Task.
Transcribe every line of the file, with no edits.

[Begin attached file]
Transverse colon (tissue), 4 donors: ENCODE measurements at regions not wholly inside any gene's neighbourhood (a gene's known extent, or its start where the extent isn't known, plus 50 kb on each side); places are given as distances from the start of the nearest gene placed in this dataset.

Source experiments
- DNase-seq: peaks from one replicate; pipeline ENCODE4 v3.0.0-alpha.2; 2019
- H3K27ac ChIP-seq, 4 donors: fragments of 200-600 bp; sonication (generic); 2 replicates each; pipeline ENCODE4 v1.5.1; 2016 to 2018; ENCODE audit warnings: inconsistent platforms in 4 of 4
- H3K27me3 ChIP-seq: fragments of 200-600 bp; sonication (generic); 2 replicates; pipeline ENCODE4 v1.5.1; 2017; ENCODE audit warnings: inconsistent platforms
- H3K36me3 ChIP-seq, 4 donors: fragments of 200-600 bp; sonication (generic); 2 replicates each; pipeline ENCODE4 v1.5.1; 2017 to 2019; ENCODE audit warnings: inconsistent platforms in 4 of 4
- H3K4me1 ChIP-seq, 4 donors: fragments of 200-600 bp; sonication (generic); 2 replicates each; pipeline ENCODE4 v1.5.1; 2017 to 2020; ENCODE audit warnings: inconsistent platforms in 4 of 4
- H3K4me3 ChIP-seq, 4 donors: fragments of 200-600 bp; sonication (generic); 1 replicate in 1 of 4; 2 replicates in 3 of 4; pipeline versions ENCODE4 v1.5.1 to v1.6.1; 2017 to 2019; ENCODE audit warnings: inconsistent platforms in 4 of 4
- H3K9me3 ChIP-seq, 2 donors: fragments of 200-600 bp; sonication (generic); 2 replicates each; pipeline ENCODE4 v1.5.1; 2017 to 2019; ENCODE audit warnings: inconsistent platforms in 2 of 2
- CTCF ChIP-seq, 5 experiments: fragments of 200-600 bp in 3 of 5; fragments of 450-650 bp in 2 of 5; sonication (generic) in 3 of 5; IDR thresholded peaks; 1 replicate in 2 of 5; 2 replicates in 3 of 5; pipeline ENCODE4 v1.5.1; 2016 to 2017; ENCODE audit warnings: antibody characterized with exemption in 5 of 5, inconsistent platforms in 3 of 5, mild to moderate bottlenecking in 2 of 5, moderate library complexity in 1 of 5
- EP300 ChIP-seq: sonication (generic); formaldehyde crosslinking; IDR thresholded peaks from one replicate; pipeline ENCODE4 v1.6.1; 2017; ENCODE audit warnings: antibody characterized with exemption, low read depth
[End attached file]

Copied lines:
Transverse colon (tissue), 4 donors: ENCODE measurements at regions not wholly inside any gene's neighbourhood (a gene's known extent, or its start where the extent isn't known, plus 50 kb on each side); places are given as distances from the start of the nearest gene placed in this dataset.

Source experiments
- DNase-seq: peaks from one replicate; pipeline ENCODE4 v3.0.0-alpha.2; 2019
- H3K27ac ChIP-seq, 4 donors: fragments of 200-600 bp; sonication (generic); 2 replicates each; pipeline ENCODE4 v1.5.1; 2016 to 2018; ENCODE audit warnings: inconsistent platforms in 4 of 4
- H3K27me3 ChIP-seq: fragments of 200-600 bp; sonication (generic); 2 replicates; pipeline ENCODE4 v1.5.1; 2017; ENCODE audit warnings: inconsistent platforms
- H3K36me3 ChIP-seq, 4 donors: fragments of 200-600 bp; sonication (generic); 2 replicates each; pipeline ENCODE4 v1.5.1; 2017 to 2019; ENCODE audit warnings: inconsistent platforms in 4 of 4
- H3K4me1 ChIP-seq, 4 donors: fragments of 200-600 bp; sonication (generic); 2 replicates each; pipeline ENCODE4 v1.5.1; 2017 to 2020; ENCODE audit warnings: inconsistent platforms in 4 of 4
- H3K4me3 ChIP-seq, 4 donors: fragments of 200-600 bp; sonication (generic); 1 replicate in 1 of 4; 2 replicates in 3 of 4; pipeline versions ENCODE4 v1.5.1 to v1.6.1; 2017 to 2019; ENCODE audit warnings: inconsistent platforms in 4 of 4
- H3K9me3 ChIP-seq, 2 donors: fragments of 200-600 bp; sonication (generic); 2 replicates each; pipeline ENCODE4 v1.5.1; 2017 to 2019; ENCODE audit warnings: inconsistent platforms in 2 of 2
- CTCF ChIP-seq, 5 experiments: fragments of 200-600 bp in 3 of 5; fragments of 450-650 bp in 2 of 5; sonication (generic) in 3 of 5; IDR thresholded peaks; 1 replicate in 2 of 5; 2 replicates in 3 of 5; pipeline ENCODE4 v1.5.1; 2016 to 2017; ENCODE audit warnings: antibody characterized with exemption in 5 of 5, inconsistent platforms in 3 of 5, mild to moderate bottlenecking in 2 of 5, moderate library complexity in 1 of 5
- EP300 ChIP-seq: sonication (generic); formaldehyde crosslinking; IDR thresholded peaks from one replicate; pipeline ENCODE4 v1.6.1; 2017; ENCODE audit warnings: antibody characterized with exemption, low read depth